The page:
Foundryside (Founders #1)
by Robert Jackson Bennett
Expected Publication- August 21, 2018 by Crown
From Goodreads: In a city that runs on industrialized magic, a secret war will be fought to overwrite reality itself–the first in a dazzling new fantasy series from City of Stairs author Robert Jackson Bennett.
Sancia Grado is a thief, and a damn good one. And her latest target, a heavily guarded warehouse on Tevanne’s docks, is nothing her unique abilities can’t handle.
But unbeknownst to her, Sancia’s been sent to steal an artifact of unimaginable power, an object that could revolutionize the magical technology known as scriving. The Merchant Houses who control this magic–the art of using coded commands to imbue everyday objects with sentience–have already used it to transform Tevanne into a vast, remorseless capitalist machine. But if they can unlock the artifact’s secrets, they will rewrite the world itself to suit their aims.
Now someone in those Houses wants Sancia dead, and the artifact for themselves. And in the city of Tevanne, there’s nobody with the power to stop them.
To have a chance at surviving—and at stopping the deadly transformation that’s under way—Sancia will have to marshal unlikely allies, learn to harness the artifact’s power for herself, and undergo her own transformation, one that will turn her into something she could never have imagined.
There are many ways one can approach Robert Jackson Bennett’s upcoming fantasy novel, Foundryside. Some may read it as a heist story akin to Ocean’s 11. Others might see it as a buddy-cop-style tale featuring a wealth of banter between the main characters. Or one might, as I did, find themselves reading a technical manual devoted to a complex magical system interspersed with plot elements and character sketches.
Foundryside features a world of industrialized magic where devices are built and then enchanted using designs and symbols to convince them to do particular things. Locks will only respond to specific people, wood used for construction is told that it is really stone, weapons are made deadlier when issued specific commands. It’s an interesting concept carried out with intricate detail to the detriment of the world and its characters.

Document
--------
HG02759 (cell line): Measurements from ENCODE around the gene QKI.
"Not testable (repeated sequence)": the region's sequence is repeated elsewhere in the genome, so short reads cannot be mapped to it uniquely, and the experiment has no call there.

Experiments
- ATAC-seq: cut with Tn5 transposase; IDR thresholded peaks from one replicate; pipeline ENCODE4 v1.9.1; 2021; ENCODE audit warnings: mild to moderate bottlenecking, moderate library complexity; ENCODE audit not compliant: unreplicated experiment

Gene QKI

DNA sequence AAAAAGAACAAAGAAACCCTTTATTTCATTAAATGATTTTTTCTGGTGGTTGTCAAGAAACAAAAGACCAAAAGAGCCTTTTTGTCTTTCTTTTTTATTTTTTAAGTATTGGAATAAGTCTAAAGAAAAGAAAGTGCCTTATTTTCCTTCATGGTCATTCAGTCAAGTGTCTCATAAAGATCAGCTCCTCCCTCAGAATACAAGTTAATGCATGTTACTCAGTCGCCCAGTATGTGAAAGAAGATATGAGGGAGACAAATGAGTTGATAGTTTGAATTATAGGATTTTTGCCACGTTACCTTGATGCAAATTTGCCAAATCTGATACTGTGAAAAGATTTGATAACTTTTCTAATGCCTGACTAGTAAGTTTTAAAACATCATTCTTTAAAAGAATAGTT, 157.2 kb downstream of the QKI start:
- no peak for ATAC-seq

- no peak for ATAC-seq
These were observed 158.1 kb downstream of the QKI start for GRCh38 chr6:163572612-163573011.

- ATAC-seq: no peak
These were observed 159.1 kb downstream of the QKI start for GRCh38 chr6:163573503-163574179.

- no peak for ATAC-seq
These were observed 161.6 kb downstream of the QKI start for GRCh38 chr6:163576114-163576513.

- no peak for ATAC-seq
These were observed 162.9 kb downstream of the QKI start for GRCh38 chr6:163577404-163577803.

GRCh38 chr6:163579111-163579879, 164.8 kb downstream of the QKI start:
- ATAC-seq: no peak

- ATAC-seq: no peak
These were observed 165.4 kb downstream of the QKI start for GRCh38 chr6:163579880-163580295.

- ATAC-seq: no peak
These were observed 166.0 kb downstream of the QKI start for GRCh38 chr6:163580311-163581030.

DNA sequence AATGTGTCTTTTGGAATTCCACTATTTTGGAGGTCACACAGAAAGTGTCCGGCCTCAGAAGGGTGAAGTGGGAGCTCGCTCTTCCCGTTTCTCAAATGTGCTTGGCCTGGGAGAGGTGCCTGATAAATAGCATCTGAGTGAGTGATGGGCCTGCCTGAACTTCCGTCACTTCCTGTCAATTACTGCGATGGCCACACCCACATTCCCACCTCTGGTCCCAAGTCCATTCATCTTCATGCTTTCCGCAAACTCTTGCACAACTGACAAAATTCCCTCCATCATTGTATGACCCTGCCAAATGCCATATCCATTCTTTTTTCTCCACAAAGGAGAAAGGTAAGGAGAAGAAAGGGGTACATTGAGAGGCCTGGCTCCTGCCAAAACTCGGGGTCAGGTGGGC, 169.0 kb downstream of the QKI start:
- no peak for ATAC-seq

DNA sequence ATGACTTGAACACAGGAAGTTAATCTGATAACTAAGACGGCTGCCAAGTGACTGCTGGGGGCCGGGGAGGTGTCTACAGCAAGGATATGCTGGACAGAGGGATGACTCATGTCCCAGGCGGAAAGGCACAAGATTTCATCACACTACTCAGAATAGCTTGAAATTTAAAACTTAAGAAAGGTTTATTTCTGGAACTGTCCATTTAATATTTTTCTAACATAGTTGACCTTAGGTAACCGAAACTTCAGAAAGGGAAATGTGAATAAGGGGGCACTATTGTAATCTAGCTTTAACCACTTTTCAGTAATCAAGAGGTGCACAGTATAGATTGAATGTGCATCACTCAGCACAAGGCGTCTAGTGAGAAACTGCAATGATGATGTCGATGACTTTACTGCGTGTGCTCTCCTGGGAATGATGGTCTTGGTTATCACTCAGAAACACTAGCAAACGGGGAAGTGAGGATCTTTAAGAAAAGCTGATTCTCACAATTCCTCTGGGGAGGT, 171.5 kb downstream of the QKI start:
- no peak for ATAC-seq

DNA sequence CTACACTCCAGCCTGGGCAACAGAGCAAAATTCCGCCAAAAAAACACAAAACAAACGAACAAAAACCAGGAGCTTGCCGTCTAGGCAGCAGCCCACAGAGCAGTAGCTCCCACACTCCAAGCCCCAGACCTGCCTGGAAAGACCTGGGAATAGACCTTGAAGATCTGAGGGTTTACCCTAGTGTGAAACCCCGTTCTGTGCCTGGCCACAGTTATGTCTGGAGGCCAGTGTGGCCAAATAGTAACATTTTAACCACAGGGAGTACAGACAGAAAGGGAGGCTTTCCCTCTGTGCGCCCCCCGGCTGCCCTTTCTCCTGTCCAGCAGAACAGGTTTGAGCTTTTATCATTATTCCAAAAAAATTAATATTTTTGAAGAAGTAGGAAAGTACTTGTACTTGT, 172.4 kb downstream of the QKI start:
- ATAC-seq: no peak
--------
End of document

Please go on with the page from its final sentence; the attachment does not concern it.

The main character, Sancia Grado, is a thief-for-hire tasked with stealing a box containing a powerful magical artifact. When circumstances conspire to keep her from delivering the artifact to her employers, she must run for her life. She teams up with a soldier-turned-constable and a pair of magic workers from the wealthy side of town. Together, they unravel the artifact’s secrets and discover that their enemies have dire plans in store for the artifact itself, as well as for the rest of the city. This, too, is an interesting idea and would have held my attention better if the characters had been deep enough to drive the plot forward instead of being driven by it. As it was, the only thing keeping together the trope of the scrappy-thief meets constable-with-a-good-heart was the plot itself, not any mutual loyalty they had built. They fail to grow as individuals from beginning to end. They also sound alike. Whether the speaker is a nearly-illiterate and impoverished teenage thief or a well-educated and wealthy magic user from the rich part of town, the characters all sound the same. Without dialogue tags, it would be hard to tell which character was speaking in their oddly anachronistic way– speech that would sound normal in an urban fantasy, but is out of place in a world based upon Renaissance-era Venice.
The world, too, is underdeveloped. The story is set in Tevanne (which I constantly read as ‘Teavana’), a city of canals and docks where a nearly impassable wall separates the wealthy merchant houses from the impoverished slums. It’s a setting that I should like, given my general love of the Renaissance, but the city is so lightly described that the only images I could generate in my imagination were “generic shabby slums” and “generic rich neighborhood”, and that was when Tevanne settled upon a time period it wanted to be based upon. At times, it felt like a Renaissance theme, and other times it felt like Industrial Age England, minus steam engines and guns. There’s no rule that a story can’t have Industrial Revolution era technology in a Renaissance-style setting, but I was never convinced that these elements hadn’t been cobbled together because the plot required it, or because an idea sounded cool in the moment.
For all the imagination that went into the structure, Foundryside failed for me in its general execution. I never felt a connection to the characters, and the world building was thin at best, making Tevanne feel like an island utterly unconnected to a larger world. And while the magic system was compelling in the beginning, there was so much info dumping that I often felt like I was reading a technical manual.
If intricate magical systems and characters who constantly snark at each other are a draw for you, then you will likely enjoy Foundryside. But because magical systems and their explanations are not what draw me to fantasy, this book did not work for me. It is light on character growth, lighter on world building, and full of workaday prose that did nothing to keep me invested in the story.
(Thanks to NetGalley for providing me a free ARC in exchange for an honest review. This did not influence my opinion in any way.)